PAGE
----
The Omission Bias and Penn State

There has been a fair amount written on the social psychology of the Penn State state situation (e.g. David Brooks), and I think it’s interesting that most of the discussion has centered on the bystander effect while glossing over the simple fact that people are biased against action. Sure, it makes us feel better about humanity to say there’s some kind of intense self-deception that keeps ups from acting (and certainly there is to some extent), but in reality placing the blame on self-deception may be too generous. The fact is, people generally don’t have moral issues with inaction.

There are a number of studies that illustrate this “omission bias,” including the trolley problem study I mentioned the other day (in which many subjects prefer to let five people die rather than take a semi-active role in the death of one or two people), and an eye-opening 1990 study by Ilana Ritov and Jonathan Baron on decisions to vaccinate a child.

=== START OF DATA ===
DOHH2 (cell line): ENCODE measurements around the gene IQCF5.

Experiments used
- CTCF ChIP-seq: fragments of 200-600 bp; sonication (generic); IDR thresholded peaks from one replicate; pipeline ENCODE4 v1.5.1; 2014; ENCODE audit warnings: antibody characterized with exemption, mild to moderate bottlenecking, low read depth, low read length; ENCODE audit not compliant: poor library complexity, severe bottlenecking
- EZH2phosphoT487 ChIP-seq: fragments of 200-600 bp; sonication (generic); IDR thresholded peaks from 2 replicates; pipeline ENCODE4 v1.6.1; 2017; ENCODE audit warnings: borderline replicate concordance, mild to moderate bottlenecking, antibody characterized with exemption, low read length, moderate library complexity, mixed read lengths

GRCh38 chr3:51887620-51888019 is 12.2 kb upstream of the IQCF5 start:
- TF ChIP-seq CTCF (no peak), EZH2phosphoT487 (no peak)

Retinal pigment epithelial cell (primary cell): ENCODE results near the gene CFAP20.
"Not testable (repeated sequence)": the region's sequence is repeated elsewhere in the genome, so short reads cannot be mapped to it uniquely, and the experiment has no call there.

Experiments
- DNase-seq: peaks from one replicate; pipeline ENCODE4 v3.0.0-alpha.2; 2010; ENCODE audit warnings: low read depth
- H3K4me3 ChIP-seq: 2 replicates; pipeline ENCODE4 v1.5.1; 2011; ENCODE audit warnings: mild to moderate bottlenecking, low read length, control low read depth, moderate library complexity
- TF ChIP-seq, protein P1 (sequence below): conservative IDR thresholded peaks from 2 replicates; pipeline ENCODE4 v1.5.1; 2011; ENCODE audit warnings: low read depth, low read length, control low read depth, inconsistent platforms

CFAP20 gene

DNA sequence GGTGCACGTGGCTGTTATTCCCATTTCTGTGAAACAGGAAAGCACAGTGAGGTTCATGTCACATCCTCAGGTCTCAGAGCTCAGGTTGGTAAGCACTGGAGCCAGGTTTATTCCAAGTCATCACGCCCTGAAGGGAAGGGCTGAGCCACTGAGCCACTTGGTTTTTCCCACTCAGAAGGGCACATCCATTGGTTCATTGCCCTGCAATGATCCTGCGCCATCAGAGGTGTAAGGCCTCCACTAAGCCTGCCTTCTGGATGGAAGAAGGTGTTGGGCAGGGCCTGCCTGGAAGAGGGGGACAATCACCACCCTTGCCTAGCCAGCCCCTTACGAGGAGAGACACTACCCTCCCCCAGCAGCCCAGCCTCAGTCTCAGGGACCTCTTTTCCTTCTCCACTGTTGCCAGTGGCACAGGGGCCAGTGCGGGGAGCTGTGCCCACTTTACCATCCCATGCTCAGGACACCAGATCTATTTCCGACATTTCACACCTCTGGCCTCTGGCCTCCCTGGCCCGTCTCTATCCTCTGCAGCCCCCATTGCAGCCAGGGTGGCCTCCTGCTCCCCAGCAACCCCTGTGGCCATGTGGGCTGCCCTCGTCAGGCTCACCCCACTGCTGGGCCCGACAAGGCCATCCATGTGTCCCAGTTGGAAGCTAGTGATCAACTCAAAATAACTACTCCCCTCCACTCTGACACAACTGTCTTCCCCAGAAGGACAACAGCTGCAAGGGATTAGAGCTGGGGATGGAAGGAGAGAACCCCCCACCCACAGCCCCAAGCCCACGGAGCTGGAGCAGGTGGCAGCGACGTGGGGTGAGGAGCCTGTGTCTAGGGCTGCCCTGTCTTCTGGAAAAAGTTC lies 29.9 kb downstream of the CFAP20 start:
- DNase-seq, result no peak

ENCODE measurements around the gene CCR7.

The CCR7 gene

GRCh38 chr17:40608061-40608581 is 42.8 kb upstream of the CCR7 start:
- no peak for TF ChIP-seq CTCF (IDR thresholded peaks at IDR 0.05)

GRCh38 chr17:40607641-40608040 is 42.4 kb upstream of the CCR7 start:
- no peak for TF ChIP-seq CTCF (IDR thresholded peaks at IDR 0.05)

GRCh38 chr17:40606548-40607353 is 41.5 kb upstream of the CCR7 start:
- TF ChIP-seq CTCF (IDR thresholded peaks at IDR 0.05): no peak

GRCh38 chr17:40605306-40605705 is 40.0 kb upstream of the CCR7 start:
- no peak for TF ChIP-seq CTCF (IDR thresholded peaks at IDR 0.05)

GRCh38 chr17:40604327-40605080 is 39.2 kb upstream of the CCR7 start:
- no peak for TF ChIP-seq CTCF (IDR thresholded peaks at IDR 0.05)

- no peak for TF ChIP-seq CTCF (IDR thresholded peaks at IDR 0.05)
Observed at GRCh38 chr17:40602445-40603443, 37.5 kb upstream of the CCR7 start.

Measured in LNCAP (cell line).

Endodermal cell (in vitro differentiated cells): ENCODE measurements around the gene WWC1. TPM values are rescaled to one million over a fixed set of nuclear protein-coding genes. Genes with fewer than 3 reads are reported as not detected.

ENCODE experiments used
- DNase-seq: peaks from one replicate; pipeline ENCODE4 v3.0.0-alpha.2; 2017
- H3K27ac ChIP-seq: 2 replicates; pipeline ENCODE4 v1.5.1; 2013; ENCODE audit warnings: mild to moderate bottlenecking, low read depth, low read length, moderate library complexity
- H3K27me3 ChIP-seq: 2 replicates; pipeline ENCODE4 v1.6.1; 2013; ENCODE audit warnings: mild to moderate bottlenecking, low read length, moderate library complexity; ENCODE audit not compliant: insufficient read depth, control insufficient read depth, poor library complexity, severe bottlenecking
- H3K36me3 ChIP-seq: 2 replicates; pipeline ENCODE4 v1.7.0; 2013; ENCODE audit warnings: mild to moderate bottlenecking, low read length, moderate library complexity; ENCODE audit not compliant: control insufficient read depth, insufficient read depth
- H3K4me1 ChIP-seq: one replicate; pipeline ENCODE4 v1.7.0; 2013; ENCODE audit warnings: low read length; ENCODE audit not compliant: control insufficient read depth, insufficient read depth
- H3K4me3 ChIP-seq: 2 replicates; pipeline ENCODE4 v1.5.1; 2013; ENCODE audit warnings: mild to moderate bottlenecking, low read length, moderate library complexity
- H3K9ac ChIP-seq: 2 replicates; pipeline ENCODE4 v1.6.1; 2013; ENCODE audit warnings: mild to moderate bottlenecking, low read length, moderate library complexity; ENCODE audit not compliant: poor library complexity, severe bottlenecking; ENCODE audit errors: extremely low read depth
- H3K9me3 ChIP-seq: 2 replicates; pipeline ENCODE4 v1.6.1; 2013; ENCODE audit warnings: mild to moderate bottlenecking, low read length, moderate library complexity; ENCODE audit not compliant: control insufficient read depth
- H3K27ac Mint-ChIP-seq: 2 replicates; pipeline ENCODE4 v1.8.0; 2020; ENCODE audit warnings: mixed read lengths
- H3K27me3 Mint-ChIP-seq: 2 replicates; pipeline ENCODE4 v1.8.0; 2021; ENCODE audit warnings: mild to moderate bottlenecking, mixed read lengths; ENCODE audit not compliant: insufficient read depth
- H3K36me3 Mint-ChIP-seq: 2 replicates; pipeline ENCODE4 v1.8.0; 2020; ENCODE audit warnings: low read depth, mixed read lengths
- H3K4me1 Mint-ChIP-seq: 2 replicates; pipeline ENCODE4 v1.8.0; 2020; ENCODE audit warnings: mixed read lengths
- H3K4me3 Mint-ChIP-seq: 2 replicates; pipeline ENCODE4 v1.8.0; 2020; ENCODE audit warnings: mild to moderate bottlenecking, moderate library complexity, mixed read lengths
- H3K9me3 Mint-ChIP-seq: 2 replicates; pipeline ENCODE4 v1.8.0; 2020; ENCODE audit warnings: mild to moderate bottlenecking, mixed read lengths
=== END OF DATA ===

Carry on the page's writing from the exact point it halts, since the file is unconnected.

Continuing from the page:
The present study concerns the role of two biases in hypothetical decisions about vaccinations. One bias is the tendency to favor omissions over commissions, especially when either one might cause harm. We show that some people think that it is worse to vaccinate a child when the vaccination can cause harm than not to vaccinate, even though vaccination reduces the risk of harm overall. The other bias is the tendency to withhold action when missing information about probabilities is salient – such as whether the child is in a risk group susceptible to harm from the vaccine – even though the missing information cannot be obtained.

Obviously this doesn’t explain the decisions of Joe Paterno and the Penn State administrators to not investigate Jerry Sandusky more aggressively. However, when you combine the type of passivity endorsed by omission bias + incomplete information with the king-like status of Paterno at Penn State, you begin to see how students could feel so outraged that he would be fired for “doing nothing.” (I also think a large portion of the protest can be attributed to the fact that college students like congregating in large raucous crowds under unique circumstances regardless of the inspiration for the gathering, but that’s a psychological discussion for another post.)
Ritov, I., & Baron, J. (1990). Reluctance to vaccinate: Omission bias and ambiguity Journal of Behavioral Decision Making, 3 (4), 263-277 DOI: 10.1002/bdm.3960030404

Shallow, C., Iliev, R., & Medin, D. (2011). Trolley problems in context Judgment and Decision Making, 6 (7), 593-601


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